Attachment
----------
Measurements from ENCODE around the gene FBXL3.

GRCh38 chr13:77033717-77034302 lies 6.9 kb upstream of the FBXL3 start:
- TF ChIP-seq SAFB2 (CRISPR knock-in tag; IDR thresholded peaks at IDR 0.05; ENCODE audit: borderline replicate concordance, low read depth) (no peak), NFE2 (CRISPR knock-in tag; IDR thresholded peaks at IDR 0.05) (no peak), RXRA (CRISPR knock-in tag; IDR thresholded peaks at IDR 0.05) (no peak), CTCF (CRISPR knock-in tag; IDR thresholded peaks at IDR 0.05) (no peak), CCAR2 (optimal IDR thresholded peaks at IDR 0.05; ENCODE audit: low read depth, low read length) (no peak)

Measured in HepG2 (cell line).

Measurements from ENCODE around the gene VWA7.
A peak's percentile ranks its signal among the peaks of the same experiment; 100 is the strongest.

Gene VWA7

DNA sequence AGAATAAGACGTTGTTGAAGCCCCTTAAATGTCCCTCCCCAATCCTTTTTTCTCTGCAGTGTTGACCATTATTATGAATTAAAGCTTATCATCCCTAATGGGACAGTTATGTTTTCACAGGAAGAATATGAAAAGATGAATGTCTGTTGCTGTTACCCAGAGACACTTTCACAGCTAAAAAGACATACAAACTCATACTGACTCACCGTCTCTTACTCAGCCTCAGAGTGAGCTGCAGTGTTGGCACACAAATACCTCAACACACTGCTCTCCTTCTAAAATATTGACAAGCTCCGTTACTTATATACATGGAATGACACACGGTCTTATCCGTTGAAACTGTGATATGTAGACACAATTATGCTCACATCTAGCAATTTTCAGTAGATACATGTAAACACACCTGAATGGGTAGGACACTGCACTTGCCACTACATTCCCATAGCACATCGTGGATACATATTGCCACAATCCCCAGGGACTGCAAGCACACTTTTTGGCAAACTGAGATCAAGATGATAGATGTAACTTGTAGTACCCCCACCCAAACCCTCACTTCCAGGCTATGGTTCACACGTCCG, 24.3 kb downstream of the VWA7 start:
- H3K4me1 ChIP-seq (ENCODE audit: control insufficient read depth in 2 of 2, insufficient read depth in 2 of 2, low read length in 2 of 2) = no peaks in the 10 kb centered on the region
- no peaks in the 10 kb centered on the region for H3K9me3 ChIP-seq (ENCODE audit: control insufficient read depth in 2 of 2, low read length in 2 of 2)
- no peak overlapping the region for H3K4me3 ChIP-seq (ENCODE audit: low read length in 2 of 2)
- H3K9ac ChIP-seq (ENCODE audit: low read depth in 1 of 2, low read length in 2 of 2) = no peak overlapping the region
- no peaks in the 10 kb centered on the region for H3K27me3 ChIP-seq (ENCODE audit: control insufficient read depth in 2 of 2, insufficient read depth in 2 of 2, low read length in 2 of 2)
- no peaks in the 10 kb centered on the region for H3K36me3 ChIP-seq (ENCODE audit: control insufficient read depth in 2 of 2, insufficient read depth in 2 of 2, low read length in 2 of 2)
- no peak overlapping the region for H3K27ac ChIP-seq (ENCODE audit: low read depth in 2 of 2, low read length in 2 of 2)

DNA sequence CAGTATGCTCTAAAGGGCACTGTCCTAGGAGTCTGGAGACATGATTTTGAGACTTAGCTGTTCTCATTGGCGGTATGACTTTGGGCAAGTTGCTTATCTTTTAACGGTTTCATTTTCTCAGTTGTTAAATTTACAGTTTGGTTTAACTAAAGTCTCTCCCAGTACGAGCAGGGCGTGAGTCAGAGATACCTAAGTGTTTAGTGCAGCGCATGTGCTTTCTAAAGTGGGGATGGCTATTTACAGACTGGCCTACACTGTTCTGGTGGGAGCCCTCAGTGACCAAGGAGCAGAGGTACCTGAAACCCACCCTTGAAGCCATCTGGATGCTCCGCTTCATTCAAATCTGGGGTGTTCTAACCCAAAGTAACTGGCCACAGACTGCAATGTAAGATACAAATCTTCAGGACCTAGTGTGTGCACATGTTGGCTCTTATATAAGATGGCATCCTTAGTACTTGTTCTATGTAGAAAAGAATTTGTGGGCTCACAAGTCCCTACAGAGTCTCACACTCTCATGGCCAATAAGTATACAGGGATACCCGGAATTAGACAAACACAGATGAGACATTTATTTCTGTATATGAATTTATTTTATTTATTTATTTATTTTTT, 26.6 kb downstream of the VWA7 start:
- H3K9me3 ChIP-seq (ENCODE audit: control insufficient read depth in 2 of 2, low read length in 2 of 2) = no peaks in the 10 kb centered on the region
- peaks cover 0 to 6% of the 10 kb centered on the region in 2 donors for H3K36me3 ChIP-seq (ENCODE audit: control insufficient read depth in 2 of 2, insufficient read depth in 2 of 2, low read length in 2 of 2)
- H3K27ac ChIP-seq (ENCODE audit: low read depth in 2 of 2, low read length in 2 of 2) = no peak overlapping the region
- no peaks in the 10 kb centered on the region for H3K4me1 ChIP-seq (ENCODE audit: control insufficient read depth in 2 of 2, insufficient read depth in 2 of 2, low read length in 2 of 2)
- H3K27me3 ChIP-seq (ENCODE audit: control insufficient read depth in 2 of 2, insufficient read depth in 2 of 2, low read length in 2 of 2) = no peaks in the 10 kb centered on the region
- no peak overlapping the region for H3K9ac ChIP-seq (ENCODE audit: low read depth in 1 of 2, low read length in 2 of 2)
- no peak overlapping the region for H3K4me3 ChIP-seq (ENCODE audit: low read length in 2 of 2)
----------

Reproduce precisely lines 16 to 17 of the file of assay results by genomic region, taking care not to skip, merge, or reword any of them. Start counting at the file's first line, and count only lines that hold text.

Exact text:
DNA sequence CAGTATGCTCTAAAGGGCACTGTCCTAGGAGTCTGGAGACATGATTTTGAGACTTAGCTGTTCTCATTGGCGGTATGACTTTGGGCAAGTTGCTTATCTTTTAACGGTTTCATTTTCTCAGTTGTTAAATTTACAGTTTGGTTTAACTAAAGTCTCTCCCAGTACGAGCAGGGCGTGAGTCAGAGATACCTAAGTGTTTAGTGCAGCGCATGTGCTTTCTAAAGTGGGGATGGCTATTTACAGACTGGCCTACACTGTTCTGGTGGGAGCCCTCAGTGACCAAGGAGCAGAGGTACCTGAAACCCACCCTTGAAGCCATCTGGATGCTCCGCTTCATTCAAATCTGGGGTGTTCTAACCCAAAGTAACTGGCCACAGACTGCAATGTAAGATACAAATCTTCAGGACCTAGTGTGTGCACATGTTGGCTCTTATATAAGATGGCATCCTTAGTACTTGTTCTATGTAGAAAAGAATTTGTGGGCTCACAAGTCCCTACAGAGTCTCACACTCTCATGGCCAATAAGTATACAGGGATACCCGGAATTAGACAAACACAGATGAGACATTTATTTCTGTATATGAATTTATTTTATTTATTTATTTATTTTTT, 26.6 kb downstream of the VWA7 start:
- H3K9me3 ChIP-seq (ENCODE audit: control insufficient read depth in 2 of 2, low read length in 2 of 2) = no peaks in the 10 kb centered on the region